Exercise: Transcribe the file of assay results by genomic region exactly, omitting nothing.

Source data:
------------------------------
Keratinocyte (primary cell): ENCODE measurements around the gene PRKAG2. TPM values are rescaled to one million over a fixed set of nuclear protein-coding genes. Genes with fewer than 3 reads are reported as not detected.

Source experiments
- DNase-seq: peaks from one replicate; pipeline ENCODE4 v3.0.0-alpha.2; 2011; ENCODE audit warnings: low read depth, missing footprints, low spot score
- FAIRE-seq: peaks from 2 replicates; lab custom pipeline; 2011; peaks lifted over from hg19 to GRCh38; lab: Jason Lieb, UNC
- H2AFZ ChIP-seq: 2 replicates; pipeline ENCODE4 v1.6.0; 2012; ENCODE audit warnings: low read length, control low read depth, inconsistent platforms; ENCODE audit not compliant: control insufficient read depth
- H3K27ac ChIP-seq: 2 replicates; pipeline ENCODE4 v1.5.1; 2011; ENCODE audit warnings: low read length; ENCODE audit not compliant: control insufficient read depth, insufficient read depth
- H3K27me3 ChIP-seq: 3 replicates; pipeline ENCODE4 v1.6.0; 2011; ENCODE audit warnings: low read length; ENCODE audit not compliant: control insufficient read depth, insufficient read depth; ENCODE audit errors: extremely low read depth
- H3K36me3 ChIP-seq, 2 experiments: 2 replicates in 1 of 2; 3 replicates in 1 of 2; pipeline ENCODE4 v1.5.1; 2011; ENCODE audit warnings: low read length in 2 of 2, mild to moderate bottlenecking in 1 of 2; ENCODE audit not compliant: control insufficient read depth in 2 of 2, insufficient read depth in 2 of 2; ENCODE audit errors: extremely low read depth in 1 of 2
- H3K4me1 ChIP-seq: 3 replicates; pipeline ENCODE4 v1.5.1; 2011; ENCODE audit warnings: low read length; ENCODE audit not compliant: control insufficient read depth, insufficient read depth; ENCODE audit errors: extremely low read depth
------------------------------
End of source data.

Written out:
Keratinocyte (primary cell): ENCODE measurements around the gene PRKAG2. TPM values are rescaled to one million over a fixed set of nuclear protein-coding genes. Genes with fewer than 3 reads are reported as not detected.

Source experiments
- DNase-seq: peaks from one replicate; pipeline ENCODE4 v3.0.0-alpha.2; 2011; ENCODE audit warnings: low read depth, missing footprints, low spot score
- FAIRE-seq: peaks from 2 replicates; lab custom pipeline; 2011; peaks lifted over from hg19 to GRCh38; lab: Jason Lieb, UNC
- H2AFZ ChIP-seq: 2 replicates; pipeline ENCODE4 v1.6.0; 2012; ENCODE audit warnings: low read length, control low read depth, inconsistent platforms; ENCODE audit not compliant: control insufficient read depth
- H3K27ac ChIP-seq: 2 replicates; pipeline ENCODE4 v1.5.1; 2011; ENCODE audit warnings: low read length; ENCODE audit not compliant: control insufficient read depth, insufficient read depth
- H3K27me3 ChIP-seq: 3 replicates; pipeline ENCODE4 v1.6.0; 2011; ENCODE audit warnings: low read length; ENCODE audit not compliant: control insufficient read depth, insufficient read depth; ENCODE audit errors: extremely low read depth
- H3K36me3 ChIP-seq, 2 experiments: 2 replicates in 1 of 2; 3 replicates in 1 of 2; pipeline ENCODE4 v1.5.1; 2011; ENCODE audit warnings: low read length in 2 of 2, mild to moderate bottlenecking in 1 of 2; ENCODE audit not compliant: control insufficient read depth in 2 of 2, insufficient read depth in 2 of 2; ENCODE audit errors: extremely low read depth in 1 of 2
- H3K4me1 ChIP-seq: 3 replicates; pipeline ENCODE4 v1.5.1; 2011; ENCODE audit warnings: low read length; ENCODE audit not compliant: control insufficient read depth, insufficient read depth; ENCODE audit errors: extremely low read depth